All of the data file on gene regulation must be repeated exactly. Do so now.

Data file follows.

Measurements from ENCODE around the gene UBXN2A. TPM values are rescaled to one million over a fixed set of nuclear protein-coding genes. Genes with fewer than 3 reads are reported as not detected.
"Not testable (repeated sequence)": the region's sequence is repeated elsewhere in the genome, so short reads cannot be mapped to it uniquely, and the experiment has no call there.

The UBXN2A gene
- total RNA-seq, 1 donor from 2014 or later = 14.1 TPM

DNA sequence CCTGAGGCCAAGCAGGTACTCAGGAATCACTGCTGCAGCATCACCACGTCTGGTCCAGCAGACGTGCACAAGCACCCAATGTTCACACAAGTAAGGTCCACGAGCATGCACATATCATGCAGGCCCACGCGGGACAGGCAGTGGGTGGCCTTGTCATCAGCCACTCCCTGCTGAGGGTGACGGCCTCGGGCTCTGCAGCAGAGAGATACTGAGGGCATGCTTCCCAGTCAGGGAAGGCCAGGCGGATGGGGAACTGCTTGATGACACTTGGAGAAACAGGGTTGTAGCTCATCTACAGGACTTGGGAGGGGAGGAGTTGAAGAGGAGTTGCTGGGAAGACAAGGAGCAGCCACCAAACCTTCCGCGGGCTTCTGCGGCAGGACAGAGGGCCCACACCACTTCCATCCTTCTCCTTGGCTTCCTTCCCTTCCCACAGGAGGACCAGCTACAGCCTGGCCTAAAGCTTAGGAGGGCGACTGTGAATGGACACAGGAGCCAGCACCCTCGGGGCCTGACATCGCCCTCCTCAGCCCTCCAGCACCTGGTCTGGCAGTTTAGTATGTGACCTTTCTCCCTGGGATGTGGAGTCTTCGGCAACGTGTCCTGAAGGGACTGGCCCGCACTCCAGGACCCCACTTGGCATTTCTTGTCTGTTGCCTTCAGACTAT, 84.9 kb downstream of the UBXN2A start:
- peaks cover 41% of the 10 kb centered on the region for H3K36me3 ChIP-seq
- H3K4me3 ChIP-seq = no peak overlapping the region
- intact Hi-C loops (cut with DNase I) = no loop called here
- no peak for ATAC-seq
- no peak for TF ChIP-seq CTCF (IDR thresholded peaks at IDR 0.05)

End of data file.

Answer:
Measurements from ENCODE around the gene UBXN2A. TPM values are rescaled to one million over a fixed set of nuclear protein-coding genes. Genes with fewer than 3 reads are reported as not detected.
"Not testable (repeated sequence)": the region's sequence is repeated elsewhere in the genome, so short reads cannot be mapped to it uniquely, and the experiment has no call there.

The UBXN2A gene
- total RNA-seq, 1 donor from 2014 or later = 14.1 TPM

DNA sequence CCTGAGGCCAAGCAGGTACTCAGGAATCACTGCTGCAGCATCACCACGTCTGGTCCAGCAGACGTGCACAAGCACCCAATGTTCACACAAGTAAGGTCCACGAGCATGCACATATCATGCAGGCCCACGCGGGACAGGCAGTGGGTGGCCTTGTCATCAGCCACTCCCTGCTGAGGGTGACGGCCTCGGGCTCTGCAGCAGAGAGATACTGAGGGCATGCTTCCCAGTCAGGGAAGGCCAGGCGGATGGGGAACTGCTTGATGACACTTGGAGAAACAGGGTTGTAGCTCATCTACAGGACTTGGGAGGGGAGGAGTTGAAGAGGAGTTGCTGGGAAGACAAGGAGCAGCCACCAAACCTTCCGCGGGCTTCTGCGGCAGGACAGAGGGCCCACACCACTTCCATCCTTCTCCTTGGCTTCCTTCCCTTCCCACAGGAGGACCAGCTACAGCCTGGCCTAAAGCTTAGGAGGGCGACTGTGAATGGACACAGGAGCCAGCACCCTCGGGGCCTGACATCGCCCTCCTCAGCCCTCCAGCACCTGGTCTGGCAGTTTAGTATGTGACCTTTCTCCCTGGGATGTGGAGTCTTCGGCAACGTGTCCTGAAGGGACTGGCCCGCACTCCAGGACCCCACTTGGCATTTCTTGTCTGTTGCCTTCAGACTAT, 84.9 kb downstream of the UBXN2A start:
- peaks cover 41% of the 10 kb centered on the region for H3K36me3 ChIP-seq
- H3K4me3 ChIP-seq = no peak overlapping the region
- intact Hi-C loops (cut with DNase I) = no loop called here
- no peak for ATAC-seq
- no peak for TF ChIP-seq CTCF (IDR thresholded peaks at IDR 0.05)